Deep sea stability

An advanced maritime vessel design being developed by QinetiQ and Norway’s OTG will allow oil companies to conduct operations in a stable environment, regardless of harsh weather conditions.

Harsh environmental conditions make the complex tasks associated with oil recovery and well maintenance from certain oilfields in the North Sea extremely challenging

QinetiQ is working with Norwegian exploration and production technology company, OTG (Oilfield Technology Group), to develop a new type of vessel which will allow oil companies to conduct operations in a stable environment while weathering some of the world’s stormiest seas.

The agreement between the two companies follows a two-year joint development programme and the establishment of OTG Interventions, a wholly owned subsidiary of OTG, which will build and own the vessel. OTG Interventions is currently evaluating several ship operators and will soon announce who will be selected to operate the Tri/SWATH vessel in the Norwegian sector of the North Sea.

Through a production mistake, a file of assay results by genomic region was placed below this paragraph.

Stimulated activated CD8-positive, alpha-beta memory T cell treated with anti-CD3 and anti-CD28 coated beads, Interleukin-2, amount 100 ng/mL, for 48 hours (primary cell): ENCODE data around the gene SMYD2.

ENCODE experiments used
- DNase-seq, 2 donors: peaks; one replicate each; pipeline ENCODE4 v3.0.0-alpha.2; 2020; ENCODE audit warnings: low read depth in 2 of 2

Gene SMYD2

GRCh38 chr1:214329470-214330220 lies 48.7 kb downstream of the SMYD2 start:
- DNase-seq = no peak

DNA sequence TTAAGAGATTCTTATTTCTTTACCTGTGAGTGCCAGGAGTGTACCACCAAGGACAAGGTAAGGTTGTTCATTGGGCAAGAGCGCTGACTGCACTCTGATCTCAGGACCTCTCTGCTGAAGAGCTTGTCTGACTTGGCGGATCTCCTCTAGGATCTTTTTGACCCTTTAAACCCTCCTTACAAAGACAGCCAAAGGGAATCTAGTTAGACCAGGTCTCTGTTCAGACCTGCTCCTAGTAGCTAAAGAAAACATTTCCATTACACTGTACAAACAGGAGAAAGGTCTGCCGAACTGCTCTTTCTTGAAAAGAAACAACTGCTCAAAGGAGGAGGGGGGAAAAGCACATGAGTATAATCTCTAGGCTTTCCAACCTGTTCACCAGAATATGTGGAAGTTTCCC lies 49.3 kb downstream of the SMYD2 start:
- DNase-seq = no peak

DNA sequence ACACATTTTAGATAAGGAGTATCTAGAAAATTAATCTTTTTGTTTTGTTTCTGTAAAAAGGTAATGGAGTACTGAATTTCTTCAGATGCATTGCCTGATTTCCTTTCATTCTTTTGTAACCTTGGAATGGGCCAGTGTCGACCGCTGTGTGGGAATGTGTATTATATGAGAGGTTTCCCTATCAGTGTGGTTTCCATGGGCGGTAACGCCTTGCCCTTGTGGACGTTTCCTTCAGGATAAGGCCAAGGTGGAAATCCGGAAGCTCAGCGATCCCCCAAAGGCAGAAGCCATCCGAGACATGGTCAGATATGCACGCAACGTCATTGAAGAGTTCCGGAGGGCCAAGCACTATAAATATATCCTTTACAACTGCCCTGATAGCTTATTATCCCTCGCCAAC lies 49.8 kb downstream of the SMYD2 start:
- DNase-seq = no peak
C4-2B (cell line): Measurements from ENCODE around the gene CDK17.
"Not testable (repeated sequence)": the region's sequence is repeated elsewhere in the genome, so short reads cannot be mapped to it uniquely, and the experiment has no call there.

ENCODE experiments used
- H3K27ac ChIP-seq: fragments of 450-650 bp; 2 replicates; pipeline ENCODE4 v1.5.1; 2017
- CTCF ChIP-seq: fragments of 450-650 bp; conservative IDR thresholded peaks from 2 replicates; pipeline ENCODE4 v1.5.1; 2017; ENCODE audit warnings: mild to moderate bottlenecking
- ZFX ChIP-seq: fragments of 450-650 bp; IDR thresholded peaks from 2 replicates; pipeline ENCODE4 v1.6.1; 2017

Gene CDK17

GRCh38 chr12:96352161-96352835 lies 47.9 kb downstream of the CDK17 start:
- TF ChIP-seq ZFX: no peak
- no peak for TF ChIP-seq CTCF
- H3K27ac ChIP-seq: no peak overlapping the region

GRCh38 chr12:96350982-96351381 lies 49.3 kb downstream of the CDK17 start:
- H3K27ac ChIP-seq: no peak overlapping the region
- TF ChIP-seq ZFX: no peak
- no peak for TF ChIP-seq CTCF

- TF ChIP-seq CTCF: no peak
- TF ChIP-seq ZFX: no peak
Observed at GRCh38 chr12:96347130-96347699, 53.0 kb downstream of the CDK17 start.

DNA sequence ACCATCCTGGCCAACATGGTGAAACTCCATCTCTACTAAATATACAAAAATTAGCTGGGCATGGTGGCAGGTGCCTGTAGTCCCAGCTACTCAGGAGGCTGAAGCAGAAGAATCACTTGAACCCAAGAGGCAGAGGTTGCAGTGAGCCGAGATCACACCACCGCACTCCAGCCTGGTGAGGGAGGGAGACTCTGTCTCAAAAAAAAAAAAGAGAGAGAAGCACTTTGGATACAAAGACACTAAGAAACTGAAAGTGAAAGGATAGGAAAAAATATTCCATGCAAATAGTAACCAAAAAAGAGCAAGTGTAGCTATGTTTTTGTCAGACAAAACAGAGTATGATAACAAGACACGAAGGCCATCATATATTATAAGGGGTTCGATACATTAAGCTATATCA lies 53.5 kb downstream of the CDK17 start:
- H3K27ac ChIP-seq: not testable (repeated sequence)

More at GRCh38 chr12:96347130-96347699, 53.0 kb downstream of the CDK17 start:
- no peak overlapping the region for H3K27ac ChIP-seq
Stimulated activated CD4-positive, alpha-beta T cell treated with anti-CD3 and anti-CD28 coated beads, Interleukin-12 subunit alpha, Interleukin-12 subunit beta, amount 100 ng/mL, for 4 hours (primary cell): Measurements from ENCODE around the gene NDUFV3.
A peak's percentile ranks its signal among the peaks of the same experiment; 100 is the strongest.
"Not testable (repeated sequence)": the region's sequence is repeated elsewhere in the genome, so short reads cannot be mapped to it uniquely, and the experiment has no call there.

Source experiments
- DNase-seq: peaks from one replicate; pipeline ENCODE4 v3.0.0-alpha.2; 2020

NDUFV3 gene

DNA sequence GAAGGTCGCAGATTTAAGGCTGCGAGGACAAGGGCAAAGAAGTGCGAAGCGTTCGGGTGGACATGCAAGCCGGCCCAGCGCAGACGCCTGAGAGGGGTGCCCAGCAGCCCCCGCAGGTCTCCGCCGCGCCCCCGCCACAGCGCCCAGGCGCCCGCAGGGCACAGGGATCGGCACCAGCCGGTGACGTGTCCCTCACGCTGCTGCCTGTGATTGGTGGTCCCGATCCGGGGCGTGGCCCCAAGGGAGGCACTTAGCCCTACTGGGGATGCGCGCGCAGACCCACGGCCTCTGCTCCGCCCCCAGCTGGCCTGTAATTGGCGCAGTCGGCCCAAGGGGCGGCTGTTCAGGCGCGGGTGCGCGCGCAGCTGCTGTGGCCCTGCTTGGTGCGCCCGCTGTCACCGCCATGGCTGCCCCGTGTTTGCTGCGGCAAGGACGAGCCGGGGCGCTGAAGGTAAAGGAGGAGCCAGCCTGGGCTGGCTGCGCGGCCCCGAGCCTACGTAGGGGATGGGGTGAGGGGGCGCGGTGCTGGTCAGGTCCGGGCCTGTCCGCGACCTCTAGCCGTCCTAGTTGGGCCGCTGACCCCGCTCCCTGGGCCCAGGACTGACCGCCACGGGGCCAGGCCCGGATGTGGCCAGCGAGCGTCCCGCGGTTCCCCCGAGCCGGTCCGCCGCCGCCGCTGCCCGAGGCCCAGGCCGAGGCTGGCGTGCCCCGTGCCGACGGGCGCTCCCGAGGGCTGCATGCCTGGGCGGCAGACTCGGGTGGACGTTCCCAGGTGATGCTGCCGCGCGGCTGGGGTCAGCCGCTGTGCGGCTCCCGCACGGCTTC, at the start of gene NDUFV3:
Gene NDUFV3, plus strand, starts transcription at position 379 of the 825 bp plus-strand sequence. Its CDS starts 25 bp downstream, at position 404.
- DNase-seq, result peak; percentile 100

A SWATH (Small Waterplane Area Twin Hull) vessel normally consists of two parallel torpedo-like hulls attached to which are two or more streamlined struts, which pierce the water surface and support an above water platform. The advantage to such a design is that they are more stable, less prone to pitching and rolling and requiring less power for propulsion than conventional designs.

QinetiQ’s approach to SWATH design is to develop vessels with a tri hull configuration, which provides even greater stability, a vitally important feature for vessels commanding complex work in often very stormy seas.

Currently, oil companies have 15 to 20 percent lower oil recovery rates from subsea wells compared to platform wells in the North Sea and other offshore basins. This is because there is currently no cost-effective solution to performing subsea repair and maintenance on the growing number of subsea wells.

The Tri/SWATH vessel should allow this work to be performed at one fifth the cost of traditional approaches such as (anchored) semi-submersible vessels, and less than half of the cost of dynamically positioned semi-submersibles.

OTG Interventions and QinetiQ expect to complete the final stages of vessel design early in 2005 for operation in mid 2007. QinetiQ’s role will be to assist in achieving type approval from the necessary classification societies and to support the owner to ensure the vessel is built to the required design specifications.

The two companies have also started to evaluate this concept for other oil and gas applications, including an ultra optimised drilling vessel that can operate at a lower day rate than conventional drillships and drilling rigs.

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